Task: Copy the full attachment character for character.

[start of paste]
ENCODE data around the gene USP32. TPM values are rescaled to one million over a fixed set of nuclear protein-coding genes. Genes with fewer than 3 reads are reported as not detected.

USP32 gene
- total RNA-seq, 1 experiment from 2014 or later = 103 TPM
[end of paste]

ENCODE data around the gene USP32. TPM values are rescaled to one million over a fixed set of nuclear protein-coding genes. Genes with fewer than 3 reads are reported as not detected.

USP32 gene
- total RNA-seq, 1 experiment from 2014 or later = 103 TPM